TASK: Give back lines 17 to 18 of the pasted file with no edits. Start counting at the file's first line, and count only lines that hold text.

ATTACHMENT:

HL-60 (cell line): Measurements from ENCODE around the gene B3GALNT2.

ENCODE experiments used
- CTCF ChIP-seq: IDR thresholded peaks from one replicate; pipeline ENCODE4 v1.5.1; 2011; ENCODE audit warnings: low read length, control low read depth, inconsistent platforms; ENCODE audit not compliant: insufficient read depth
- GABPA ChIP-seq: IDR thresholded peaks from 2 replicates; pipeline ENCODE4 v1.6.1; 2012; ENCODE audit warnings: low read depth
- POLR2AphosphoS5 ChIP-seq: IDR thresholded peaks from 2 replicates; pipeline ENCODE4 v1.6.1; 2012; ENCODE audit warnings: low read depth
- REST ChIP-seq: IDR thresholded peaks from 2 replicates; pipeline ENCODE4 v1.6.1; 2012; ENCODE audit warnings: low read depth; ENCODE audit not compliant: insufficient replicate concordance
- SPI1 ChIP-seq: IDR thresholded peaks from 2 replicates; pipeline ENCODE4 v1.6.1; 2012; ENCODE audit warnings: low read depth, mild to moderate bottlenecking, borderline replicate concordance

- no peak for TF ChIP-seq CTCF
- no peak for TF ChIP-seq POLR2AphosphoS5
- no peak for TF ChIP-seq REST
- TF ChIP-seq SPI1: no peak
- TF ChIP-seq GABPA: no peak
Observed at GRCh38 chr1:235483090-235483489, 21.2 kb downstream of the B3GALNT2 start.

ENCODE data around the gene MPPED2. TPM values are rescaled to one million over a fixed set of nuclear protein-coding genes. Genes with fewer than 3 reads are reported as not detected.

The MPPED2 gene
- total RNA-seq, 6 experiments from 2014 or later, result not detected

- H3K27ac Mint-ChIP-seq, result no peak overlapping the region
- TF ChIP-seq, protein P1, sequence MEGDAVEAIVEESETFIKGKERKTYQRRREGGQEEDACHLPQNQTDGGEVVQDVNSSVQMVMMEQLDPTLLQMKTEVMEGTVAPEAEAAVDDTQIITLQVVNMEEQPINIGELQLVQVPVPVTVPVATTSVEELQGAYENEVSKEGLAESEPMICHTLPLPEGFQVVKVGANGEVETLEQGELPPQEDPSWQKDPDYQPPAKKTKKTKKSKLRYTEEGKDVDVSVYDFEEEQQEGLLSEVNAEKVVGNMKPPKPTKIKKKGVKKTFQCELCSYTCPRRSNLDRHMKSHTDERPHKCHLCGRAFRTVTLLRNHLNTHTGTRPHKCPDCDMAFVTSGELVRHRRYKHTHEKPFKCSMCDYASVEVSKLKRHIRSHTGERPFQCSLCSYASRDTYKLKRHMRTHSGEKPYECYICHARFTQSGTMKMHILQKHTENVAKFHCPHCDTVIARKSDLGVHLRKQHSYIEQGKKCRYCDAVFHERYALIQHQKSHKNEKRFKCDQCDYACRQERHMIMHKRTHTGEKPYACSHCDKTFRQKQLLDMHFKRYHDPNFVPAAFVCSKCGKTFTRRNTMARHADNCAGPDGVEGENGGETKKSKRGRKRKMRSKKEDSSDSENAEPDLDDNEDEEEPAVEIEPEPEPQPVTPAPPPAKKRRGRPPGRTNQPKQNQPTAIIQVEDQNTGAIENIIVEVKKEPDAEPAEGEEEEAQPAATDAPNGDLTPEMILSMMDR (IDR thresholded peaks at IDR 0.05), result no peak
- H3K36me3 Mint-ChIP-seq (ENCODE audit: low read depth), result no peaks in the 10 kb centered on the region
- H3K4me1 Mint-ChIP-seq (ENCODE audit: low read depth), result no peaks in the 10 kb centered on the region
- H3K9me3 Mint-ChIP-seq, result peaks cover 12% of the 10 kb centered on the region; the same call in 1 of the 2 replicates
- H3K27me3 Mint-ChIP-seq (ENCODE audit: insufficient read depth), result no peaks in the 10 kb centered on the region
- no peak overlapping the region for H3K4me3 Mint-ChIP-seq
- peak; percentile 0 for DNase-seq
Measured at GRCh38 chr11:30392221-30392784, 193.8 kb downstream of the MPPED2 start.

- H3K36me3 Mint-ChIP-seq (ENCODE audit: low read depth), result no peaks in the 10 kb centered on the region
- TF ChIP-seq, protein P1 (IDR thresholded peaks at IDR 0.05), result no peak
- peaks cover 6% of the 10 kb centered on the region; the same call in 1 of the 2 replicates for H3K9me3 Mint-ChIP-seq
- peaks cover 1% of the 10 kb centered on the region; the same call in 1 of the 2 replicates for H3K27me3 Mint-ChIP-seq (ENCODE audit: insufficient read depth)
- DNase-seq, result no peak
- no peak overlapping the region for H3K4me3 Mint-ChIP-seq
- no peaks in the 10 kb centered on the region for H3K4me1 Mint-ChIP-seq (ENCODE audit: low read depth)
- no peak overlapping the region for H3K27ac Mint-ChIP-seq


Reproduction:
- H3K27ac Mint-ChIP-seq, result no peak overlapping the region
- TF ChIP-seq, protein P1, sequence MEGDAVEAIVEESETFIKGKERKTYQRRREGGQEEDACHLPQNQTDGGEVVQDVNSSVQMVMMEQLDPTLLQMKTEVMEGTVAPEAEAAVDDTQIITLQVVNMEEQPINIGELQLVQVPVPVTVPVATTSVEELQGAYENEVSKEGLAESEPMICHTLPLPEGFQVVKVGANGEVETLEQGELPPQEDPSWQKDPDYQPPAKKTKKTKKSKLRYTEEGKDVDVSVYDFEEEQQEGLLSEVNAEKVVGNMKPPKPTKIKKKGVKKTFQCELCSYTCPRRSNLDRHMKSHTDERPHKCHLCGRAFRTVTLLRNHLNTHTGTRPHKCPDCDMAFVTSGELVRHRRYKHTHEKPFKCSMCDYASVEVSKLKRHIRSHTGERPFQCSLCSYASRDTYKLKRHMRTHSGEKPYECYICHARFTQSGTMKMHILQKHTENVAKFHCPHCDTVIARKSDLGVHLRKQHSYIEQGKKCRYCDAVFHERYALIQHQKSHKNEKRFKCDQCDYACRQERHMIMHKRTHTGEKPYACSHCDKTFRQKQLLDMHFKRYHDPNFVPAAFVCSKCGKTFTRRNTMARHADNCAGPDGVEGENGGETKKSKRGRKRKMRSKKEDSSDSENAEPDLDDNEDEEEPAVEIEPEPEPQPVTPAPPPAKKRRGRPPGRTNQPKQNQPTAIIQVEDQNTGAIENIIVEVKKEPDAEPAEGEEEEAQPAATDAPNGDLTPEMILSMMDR (IDR thresholded peaks at IDR 0.05), result no peak